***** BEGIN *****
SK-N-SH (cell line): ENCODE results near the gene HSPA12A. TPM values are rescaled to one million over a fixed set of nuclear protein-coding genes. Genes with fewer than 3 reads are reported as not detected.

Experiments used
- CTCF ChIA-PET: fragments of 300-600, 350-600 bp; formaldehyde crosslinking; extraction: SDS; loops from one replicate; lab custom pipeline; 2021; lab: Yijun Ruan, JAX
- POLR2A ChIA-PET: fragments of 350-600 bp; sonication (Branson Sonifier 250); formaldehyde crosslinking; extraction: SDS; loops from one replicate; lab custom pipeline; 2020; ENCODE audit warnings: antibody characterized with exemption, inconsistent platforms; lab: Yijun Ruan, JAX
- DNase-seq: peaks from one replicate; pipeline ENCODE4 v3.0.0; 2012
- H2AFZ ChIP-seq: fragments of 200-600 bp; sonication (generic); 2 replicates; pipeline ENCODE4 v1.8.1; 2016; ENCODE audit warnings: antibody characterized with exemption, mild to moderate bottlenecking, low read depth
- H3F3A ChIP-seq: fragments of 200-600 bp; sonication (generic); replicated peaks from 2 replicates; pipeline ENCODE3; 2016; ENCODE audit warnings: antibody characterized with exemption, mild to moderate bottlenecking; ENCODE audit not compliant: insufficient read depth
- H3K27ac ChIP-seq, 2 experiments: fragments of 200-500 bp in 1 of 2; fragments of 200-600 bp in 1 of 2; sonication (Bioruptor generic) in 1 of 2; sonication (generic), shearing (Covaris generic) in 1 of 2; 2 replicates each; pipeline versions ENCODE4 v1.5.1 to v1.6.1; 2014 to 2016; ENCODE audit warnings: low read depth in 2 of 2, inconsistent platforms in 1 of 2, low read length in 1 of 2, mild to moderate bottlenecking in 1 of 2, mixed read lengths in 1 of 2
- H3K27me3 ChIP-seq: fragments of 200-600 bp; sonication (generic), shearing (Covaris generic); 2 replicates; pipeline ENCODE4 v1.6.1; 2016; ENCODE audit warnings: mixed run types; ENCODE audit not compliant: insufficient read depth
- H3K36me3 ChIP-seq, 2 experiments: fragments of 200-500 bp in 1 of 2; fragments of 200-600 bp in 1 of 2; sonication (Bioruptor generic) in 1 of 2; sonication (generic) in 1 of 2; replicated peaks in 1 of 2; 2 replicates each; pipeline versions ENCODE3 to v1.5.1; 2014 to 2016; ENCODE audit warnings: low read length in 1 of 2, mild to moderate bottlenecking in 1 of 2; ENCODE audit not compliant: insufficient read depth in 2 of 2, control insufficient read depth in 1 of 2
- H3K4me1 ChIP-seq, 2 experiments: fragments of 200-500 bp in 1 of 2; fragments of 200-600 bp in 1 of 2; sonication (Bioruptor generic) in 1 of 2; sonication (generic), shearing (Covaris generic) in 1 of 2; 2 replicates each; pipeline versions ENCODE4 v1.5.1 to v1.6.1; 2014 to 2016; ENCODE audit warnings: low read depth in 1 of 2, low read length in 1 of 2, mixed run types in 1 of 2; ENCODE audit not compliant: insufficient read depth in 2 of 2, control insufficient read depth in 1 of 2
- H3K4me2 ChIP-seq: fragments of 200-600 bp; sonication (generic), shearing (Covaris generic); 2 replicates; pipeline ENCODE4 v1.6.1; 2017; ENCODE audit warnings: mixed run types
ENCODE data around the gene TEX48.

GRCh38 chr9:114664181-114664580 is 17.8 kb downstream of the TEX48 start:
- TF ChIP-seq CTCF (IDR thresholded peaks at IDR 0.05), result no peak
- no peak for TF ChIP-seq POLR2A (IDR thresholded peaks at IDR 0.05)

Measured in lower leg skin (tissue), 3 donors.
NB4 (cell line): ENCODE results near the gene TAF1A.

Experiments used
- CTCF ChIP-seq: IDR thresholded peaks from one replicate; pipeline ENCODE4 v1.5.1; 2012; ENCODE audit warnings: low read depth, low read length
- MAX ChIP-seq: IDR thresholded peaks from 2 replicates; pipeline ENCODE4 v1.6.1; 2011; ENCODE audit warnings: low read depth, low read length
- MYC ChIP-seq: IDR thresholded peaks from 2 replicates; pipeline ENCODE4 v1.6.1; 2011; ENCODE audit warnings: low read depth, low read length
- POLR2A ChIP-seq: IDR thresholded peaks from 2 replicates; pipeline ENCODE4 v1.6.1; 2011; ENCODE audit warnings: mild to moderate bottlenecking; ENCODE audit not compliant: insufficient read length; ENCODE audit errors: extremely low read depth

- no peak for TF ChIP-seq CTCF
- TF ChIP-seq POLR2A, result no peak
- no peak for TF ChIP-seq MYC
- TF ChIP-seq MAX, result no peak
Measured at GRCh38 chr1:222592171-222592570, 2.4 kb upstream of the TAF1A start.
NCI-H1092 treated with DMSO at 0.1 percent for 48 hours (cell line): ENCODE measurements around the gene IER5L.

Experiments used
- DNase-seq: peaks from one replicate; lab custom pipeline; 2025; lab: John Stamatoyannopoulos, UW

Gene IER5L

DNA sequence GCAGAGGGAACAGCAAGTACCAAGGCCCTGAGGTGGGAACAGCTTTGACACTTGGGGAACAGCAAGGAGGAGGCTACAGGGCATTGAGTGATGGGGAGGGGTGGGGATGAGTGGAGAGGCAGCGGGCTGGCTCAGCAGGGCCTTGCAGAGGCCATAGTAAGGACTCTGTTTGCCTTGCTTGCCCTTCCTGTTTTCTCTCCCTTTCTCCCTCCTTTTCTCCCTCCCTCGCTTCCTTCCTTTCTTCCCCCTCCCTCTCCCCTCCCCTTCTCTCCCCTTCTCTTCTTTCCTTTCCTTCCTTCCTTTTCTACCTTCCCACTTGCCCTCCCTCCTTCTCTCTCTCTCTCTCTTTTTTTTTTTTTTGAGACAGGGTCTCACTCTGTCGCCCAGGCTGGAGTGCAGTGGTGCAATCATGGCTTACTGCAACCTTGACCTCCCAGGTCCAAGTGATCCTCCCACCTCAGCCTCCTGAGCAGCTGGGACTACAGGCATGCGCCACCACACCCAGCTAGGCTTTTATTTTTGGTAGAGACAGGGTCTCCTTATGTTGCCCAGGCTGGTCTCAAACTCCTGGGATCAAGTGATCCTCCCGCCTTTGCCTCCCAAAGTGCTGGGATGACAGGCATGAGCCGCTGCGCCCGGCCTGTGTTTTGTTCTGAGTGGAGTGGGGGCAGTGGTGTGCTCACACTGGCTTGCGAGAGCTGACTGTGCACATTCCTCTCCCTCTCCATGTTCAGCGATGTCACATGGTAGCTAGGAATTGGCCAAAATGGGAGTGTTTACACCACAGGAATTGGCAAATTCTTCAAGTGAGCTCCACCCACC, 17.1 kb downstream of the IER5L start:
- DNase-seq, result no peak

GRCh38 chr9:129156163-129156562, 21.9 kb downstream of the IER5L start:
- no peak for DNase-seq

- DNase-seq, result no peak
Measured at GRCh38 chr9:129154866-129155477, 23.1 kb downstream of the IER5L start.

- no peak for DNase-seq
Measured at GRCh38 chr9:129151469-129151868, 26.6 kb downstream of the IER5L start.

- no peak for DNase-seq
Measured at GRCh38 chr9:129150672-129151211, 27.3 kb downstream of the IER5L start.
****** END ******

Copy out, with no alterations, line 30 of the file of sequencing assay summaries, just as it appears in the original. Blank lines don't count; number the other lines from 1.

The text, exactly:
Experiments used